A contingent of seniors showed up at the Chisago County Board meeting Oct. 3 to express their support for county funding being allocated to the Chisago County Senior Center in 2013.
At a meeting last month, the board had voted 3-2 to cut the county’s 2013 contribution to the senior center, which would have amounted to $30,000.
Commissioners George McMahon, Ben Montzka and Rick Greene voted to make the cut.
Commissioners Mike Robinson and Lora Walker cast dissenting votes.
Since the board approved its preliminary 2013 budget at that meeting, it cannot raise taxes before next year to fund programs or other expenditures.
However, money could be moved around within the county budget to accommodate funding for senior center activities at Uptown Maple Commons in North Branch, and that’s what Robinson proposed the board should do.
He made a motion to take $25,000 from the county’s contingency fund and give it to the senior center in 2013.
“We’re not talking a lot of money here,” he said. “With our population, every citizen would pay a penny a week and that would come to $28,000. It’s not like there’s a big chunk of money going out the door.”
Commissioner Lora Walker seconded his motion, but wanted to discuss how the county should support the senior center.
“I’d like to see program aid continue, but I’d like to see us not having to tax people in our county if we can coordinate an approach from a federal source, a grant source,” she said.
She proposed the county might be able to match any grants obtained by the senior center, but a no vote was taken on that suggestion at the meeting.
Commissioner Rick Greene said if the county provided financial backing to the senior center, the authorities that allocate grant money likely wouldn’t give money to the senior center.
“If you don’t show the need, they’ll say, ‘Hey, you don’t qualify,”’ he said. “You need to show the need to qualify.”
The board voted to deny Robinson’s motion 3-2 with Montzka, Greene and McMahon casting the opposing votes.
McMahon, however, said that just because the board chose not to fund the senior center next year, that doesn’t mean it will have to close its doors.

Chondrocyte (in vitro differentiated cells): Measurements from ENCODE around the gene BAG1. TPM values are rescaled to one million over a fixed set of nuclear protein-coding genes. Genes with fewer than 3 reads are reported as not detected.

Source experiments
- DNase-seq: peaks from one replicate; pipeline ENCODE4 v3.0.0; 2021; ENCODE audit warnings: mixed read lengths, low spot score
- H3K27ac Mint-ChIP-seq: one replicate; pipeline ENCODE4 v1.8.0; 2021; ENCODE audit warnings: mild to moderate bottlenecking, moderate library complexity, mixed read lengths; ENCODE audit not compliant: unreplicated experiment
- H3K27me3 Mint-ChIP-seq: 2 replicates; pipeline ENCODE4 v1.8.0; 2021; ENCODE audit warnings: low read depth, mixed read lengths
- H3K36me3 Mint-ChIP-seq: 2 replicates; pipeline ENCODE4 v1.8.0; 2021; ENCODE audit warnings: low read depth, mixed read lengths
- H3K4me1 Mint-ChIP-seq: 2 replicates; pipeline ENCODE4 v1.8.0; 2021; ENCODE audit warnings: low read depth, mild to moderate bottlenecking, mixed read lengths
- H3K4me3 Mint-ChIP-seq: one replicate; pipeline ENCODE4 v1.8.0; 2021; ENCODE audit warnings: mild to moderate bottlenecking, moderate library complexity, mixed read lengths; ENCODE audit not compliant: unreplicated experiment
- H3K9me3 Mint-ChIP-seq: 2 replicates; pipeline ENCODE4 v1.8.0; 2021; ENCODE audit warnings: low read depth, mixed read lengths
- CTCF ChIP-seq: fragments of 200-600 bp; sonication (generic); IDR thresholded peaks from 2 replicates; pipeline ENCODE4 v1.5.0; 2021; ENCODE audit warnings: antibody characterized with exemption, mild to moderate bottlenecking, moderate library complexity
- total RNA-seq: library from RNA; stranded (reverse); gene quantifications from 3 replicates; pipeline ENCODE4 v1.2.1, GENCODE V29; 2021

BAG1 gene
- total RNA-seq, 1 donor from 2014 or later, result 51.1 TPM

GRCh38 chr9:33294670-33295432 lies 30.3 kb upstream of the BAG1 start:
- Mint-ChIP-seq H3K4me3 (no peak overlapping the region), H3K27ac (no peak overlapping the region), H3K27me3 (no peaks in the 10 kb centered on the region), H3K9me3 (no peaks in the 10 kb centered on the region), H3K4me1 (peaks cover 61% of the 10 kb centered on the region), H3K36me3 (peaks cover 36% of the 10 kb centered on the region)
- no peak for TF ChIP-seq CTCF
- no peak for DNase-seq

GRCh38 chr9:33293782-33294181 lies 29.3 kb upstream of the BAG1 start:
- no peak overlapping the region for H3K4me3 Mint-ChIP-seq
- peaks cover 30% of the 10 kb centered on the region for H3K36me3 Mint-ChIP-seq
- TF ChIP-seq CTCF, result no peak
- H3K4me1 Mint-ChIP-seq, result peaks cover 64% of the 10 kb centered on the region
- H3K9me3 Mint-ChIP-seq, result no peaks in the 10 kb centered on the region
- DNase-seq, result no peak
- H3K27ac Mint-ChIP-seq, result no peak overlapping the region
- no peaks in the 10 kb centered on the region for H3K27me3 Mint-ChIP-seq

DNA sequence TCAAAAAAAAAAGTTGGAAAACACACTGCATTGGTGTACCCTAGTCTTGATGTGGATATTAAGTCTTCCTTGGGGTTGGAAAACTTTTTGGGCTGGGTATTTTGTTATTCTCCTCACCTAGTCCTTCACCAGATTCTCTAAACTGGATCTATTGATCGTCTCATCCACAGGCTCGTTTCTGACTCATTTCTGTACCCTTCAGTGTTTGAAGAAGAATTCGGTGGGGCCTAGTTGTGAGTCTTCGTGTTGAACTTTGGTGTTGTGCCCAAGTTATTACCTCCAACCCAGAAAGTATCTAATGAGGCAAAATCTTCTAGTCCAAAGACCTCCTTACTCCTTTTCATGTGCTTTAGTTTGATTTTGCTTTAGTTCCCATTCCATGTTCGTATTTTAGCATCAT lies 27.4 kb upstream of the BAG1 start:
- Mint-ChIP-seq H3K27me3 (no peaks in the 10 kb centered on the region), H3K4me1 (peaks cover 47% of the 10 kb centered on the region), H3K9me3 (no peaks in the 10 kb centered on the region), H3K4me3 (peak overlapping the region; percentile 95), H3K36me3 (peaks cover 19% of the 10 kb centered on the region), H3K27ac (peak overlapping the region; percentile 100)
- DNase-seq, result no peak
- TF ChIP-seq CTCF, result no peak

Like Walker, he mentioned the senior center could pursue more grants or other alternative funding sources.
“I’d like to remind everyone that this program is not going to end today or tomorrow,” McMahon said. “We adopt our budget in December, so it’s not over. The center is funded through the end of this year. There is work that can be done in the meantime to fund this position.”
Five Chisago County seniors spoke during the meeting about the senior center, with only one being in approval of the board’s decision.
Executive director/coordinator of the Chisago County Senior Center Dawn Cash also took the podium in support of funding senior programming at the center.
Don Hartzell, a 49-year North Branch resident and a member of the North Branch Lions Club, said he supports the senior center, as does the Lions Club.
“I understand the Lions Club gave the senior center $1,000 not that long ago,” he said. “If we’re able to, we’ll support them.”
He added, “(Cutting the budget) from $30,000 a year to zero is almost cruel. It’s devastating to the program, and it would be hard for the community.”
Sue Sinna, of Lent Township, was the senior who spoke in favor of the board’s decision.
She said she worked for Hennepin County for 25 years and noted most counties don’t support senior centers the way Chisago County has done.
County Administrator Bruce Messelt conducted research before the meeting to find out how many Minnesota counties give money to senior centers within their respective counties.
He surveyed 87 counties, 38 of which responded to his query.
Of those 38 counties, 28 reported no financial support for senior centers.
Five counties reported support of less than $10,000.
Four of those counties – Isanti, Itasca, Winona and Mower – budgeted $25,000 or more to support senior center activities.